Masthead header

Socially UNsocial

I give up.

Where is the sociability? As I sit here looking out the vast window of my local java joint, I’m feeling like a social animal. I look around and it occurs to me that all of us here found our way to our local coffee house to meet up with a little bit of humanity rather than burrow in our homes steeped in blissful isolation.

So what’s wrong with this picture: I’m surrounded by at least twenty peeps, my peers, all of whom are deeply involved with their lap tops or iPods and no one is interacting with anyone…for hours?

For the love of God, why doesn’t anyone look up from their computer, throw a smile across the room and give a nod, a little chatter? How are the kids? What’s going on with your crazy boss? How was the movie? Did your wife leave you? Are you lonely?

I remember a time when I would take a walk to my local coffee house and strike up interesting conversations with the people there. Friendships were made and stimulating discussions were had. It was a wonderful touch of humanity.

Today I notice that we all look so average, so normal … so social. But as I sit here in the mecca of sociability, I’m getting the creepy feeling that we are all far from it.

Technology has connected the world in the past 30 years. I can reach out globally with this blog without leaving my chair. But has it brought us closer or further apart as people?

I’ve noticed lately that when I meet up with friends, they often end up talking with each other via their phones; playing games, sending messages, even though we are all in the same room just inches apart. There is something a little disconcerting about that.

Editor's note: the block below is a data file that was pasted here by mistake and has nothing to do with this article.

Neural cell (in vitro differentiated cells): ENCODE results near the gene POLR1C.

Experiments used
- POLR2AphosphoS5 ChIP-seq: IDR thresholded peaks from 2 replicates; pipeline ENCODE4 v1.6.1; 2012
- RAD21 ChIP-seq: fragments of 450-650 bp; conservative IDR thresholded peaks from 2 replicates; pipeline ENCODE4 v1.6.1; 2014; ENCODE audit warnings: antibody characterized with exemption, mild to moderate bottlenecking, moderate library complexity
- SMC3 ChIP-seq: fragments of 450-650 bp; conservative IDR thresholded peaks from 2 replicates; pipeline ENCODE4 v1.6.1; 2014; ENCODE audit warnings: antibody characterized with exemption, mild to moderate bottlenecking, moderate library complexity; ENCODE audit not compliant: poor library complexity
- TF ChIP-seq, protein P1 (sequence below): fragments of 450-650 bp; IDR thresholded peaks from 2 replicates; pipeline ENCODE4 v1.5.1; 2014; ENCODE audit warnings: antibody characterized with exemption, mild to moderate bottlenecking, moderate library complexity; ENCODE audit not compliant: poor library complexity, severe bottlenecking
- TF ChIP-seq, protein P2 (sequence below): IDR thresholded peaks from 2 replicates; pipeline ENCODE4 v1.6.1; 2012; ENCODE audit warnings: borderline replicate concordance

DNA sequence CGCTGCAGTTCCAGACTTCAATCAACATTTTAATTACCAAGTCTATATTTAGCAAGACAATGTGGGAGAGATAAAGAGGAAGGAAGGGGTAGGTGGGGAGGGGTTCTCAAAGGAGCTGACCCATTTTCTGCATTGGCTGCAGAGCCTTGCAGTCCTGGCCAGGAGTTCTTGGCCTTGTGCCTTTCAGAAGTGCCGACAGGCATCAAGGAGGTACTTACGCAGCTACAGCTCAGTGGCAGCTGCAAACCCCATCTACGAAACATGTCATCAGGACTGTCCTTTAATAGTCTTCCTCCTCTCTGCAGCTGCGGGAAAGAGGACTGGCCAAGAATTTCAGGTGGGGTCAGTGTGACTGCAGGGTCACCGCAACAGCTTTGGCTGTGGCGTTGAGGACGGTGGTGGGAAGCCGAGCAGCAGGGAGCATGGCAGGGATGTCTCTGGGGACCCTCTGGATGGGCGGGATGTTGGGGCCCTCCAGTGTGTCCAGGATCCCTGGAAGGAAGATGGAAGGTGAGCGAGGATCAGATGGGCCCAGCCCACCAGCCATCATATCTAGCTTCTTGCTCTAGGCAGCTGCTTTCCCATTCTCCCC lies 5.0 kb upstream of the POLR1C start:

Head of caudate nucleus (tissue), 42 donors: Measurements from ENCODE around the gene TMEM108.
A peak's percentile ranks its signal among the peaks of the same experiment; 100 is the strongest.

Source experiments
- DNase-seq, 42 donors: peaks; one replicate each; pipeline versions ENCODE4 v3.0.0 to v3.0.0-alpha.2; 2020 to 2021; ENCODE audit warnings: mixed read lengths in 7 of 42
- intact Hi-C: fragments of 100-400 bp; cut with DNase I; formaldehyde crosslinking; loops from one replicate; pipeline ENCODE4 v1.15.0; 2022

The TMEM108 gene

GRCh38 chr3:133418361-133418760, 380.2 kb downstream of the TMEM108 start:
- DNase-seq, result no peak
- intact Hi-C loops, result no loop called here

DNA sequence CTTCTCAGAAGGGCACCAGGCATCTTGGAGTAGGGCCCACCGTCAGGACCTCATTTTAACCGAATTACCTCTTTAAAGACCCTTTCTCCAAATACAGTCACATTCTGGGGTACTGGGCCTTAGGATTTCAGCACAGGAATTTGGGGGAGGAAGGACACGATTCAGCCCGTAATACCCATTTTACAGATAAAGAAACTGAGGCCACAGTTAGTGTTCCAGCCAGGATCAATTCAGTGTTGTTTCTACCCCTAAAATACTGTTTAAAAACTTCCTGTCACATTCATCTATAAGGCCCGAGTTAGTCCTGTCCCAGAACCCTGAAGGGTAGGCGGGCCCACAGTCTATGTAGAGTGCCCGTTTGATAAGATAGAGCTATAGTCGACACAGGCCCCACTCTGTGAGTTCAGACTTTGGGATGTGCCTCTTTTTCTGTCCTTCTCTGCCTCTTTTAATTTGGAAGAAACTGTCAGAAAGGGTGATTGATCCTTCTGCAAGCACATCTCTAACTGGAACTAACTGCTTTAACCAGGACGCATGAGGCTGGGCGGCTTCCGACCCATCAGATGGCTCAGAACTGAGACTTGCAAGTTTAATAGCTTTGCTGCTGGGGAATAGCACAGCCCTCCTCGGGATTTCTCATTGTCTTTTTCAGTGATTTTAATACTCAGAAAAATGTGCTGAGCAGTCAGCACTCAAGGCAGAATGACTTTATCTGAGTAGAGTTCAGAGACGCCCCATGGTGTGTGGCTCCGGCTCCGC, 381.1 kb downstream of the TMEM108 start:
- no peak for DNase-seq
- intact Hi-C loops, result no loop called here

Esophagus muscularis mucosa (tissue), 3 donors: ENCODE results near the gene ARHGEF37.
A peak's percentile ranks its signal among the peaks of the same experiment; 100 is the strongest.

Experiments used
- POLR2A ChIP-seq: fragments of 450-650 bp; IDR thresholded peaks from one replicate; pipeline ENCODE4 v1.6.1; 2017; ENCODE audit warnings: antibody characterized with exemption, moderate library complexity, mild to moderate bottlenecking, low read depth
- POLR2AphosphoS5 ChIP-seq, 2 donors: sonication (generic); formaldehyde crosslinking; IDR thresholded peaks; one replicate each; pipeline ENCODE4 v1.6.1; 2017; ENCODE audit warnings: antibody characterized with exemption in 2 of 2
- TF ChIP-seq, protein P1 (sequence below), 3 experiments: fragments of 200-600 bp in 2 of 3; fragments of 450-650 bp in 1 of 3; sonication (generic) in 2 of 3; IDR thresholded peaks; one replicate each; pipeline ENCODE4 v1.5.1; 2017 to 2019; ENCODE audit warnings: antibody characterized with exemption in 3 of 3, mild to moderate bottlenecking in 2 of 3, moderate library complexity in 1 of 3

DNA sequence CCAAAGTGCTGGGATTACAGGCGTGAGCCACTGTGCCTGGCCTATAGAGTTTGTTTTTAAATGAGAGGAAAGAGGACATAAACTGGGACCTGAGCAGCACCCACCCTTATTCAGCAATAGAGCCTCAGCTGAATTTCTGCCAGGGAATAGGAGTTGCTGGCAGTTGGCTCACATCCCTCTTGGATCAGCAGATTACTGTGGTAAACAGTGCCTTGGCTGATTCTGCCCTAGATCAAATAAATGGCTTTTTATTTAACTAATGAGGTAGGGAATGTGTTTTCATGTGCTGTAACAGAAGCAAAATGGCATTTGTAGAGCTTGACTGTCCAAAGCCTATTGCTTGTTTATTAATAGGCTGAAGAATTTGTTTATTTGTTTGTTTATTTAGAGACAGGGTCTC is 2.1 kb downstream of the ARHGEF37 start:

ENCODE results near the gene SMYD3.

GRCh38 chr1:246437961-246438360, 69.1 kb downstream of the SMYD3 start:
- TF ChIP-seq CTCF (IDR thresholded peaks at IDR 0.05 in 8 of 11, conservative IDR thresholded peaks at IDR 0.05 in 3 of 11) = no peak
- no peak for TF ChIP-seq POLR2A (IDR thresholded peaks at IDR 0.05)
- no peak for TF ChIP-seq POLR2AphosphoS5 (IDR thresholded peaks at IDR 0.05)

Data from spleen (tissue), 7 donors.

Kids aren’t out playing ball, riding bikes, climbing trees or setting up lemonade stands. They are in front of their video games and interacting with peeps they don’t even know on their Facebook and Twitter pages.

How much intimacy have we lost with each other because we are spending so much time connecting to the world?

As I sit here, I see some people staring off into space with a tinge of sadness on their face. Some entrenched in their work, some looking lonely and a bit lost and others engrossed in loud phone conversations. It comes to mind that we are far from being social with one another, yet this place is filled with people making the effort. It’s all a bit confusing to me.

For a brief moment, our progress in technology seems more like a setback.

Maybe next time I’ll just stay home with the cat.

 

Facebook Share Tweet Post Pin Post +1 Post

Mel Glenn - I agree – social technology is making us even less social. I feel for you in the coffee shop. We are all becoming portraits by Edward Hopper. Everybody is so afraid (of intimacy) and needs a screen to erect a barrier.
Another excellent and important column.

Tammy - Mel, I love the comparison of the Edward Hopper portraits. Aren’t you a sassy pants!? It sometimes feels as if people don’t remember how to start a conversation. Maybe our reliance on technology has helped us to forget how important the art of conversation is. Thanks for sharing. So lovely to have you here!!

Ande Lyons - Tammy,

I feel your pain! As a mother raised in the 60s where the summer parental directions were ‘I expect you home when the streetlights turn on!’ … it’s SO hard to raise kids these days!

I have had to come to terms with the fact that my teen sons reach out across the Universe via technology… primarily FB and MindCraft and SKYPE. It’s their world… we cannot change it… we can only influence it a little… especially if you have the funds to send them to summer camp.

Which is where my guys go to learn how to live w/o cyberspace… how to get along under someone else’s tyrannical rule… to engage in belly-to-belly conversation with peers… and to play in the sunshine, fresh air and water… what a concept!

Everything today is ‘pay-to-play’ for kids. The art of showing up at the park to shoot hoop or hit the ball has been lost in most communities. (OK, it’s not that bad… but pretty darn close!)

The art of the ‘start-up’ conversation in cafes has been lost, too.